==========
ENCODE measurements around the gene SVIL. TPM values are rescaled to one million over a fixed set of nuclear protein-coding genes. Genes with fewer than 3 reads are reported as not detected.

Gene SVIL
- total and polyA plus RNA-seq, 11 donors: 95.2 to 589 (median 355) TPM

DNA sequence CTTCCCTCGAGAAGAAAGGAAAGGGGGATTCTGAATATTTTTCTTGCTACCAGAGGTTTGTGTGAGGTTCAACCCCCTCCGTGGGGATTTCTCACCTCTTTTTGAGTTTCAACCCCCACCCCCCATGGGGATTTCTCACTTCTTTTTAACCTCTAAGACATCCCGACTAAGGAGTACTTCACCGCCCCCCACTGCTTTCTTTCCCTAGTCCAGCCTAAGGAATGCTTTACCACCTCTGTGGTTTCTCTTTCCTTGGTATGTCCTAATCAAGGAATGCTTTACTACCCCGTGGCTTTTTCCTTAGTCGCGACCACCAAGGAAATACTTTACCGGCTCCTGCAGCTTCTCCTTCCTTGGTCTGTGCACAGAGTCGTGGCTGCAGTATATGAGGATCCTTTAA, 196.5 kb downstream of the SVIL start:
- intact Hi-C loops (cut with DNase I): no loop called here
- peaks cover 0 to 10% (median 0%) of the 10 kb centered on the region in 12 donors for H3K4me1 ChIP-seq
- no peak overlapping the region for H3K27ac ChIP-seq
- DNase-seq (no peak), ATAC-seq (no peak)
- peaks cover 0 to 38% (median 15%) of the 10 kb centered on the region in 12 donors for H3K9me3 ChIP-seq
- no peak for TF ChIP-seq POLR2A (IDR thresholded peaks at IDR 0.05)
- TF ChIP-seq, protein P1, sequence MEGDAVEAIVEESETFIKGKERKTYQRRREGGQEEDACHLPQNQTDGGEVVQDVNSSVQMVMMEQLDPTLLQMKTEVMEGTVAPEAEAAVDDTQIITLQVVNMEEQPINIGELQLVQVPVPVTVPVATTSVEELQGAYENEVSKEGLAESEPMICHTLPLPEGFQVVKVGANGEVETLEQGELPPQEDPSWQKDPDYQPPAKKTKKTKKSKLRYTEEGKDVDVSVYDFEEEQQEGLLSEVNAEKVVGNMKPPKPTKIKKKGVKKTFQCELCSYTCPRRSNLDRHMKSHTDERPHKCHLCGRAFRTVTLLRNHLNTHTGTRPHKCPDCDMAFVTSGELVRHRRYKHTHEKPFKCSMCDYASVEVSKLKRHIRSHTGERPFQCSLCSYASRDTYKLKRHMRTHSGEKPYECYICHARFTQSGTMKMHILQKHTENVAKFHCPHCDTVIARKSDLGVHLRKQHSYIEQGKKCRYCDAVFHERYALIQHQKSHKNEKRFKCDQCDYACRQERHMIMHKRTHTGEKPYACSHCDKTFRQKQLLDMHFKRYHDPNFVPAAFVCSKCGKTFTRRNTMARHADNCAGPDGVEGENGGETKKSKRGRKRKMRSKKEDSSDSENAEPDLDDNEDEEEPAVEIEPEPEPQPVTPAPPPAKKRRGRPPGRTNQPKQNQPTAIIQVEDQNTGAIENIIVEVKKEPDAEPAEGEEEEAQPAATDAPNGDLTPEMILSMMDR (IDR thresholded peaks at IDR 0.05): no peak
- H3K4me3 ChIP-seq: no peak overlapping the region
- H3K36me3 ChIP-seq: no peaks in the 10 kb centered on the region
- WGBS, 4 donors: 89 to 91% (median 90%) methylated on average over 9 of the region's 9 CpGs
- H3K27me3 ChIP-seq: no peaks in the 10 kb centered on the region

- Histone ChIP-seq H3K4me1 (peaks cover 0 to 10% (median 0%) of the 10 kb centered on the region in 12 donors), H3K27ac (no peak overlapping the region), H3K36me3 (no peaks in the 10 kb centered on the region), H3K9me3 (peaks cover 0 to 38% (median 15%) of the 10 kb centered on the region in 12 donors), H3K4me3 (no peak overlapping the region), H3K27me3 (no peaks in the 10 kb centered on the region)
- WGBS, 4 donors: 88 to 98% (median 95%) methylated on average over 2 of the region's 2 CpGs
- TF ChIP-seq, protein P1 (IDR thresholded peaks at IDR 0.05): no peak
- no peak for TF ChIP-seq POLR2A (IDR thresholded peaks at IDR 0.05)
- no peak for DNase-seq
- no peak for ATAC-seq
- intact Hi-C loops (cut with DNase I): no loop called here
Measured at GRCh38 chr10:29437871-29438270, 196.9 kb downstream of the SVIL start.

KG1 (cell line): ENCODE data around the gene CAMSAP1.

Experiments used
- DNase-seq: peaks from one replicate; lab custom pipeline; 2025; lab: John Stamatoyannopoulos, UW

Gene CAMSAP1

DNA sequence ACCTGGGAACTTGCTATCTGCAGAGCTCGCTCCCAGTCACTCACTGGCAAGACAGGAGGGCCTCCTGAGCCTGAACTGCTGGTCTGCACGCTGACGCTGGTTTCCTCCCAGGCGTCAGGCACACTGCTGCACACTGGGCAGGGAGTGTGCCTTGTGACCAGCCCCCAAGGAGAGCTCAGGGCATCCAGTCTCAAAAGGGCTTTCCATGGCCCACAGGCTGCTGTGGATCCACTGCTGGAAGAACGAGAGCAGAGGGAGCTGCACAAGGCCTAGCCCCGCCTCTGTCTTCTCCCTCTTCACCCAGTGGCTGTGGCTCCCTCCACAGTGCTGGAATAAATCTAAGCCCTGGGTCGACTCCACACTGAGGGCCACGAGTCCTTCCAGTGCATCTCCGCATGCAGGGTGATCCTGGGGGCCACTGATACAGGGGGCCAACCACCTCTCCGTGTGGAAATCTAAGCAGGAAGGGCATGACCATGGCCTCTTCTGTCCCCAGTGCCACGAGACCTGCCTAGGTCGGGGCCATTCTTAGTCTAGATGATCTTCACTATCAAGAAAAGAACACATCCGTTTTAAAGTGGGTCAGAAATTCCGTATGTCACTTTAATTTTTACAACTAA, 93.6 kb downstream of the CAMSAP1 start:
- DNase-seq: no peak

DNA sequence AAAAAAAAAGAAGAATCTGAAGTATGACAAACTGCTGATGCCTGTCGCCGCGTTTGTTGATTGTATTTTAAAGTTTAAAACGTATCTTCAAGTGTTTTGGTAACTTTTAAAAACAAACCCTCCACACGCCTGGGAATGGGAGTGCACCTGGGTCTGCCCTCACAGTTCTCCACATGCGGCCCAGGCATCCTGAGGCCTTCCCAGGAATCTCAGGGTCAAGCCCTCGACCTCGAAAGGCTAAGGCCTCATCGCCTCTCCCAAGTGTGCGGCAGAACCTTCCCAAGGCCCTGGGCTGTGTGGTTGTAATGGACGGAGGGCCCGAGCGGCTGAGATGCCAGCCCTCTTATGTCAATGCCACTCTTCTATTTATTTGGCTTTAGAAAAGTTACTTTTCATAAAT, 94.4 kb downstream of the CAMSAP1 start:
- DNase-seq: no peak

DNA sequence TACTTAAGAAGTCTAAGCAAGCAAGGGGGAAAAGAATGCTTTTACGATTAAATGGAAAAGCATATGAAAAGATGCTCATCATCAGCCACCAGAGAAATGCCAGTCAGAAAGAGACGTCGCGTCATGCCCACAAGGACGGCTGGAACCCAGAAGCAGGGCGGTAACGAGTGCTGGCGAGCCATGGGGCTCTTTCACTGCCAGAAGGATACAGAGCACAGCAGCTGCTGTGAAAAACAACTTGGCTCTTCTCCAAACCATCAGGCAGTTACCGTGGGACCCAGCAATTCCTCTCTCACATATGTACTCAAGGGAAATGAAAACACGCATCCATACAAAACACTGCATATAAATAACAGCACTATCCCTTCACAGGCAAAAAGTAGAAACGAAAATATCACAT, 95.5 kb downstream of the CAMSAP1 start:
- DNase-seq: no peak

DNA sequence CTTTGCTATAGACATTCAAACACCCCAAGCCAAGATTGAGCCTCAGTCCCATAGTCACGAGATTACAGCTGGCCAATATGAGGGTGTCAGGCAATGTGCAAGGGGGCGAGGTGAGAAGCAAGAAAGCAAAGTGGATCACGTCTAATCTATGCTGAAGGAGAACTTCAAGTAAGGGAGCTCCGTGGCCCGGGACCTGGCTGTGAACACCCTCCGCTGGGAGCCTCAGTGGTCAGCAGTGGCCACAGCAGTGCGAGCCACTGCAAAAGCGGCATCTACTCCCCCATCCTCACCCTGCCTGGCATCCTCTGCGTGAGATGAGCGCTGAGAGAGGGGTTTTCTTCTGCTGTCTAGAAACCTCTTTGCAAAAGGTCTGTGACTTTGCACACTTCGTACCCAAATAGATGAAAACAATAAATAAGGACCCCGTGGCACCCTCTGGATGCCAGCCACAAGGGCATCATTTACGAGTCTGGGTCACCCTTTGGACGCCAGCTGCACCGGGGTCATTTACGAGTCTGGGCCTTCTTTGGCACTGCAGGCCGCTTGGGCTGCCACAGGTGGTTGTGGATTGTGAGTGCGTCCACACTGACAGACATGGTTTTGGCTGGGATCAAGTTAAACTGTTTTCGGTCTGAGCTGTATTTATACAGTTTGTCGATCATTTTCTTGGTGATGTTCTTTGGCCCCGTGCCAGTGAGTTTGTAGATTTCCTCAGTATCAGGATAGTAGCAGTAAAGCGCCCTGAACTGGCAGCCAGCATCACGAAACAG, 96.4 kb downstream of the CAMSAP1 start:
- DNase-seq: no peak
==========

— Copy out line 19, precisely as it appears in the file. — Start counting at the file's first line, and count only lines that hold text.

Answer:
- no peak for TF ChIP-seq POLR2A (IDR thresholded peaks at IDR 0.05)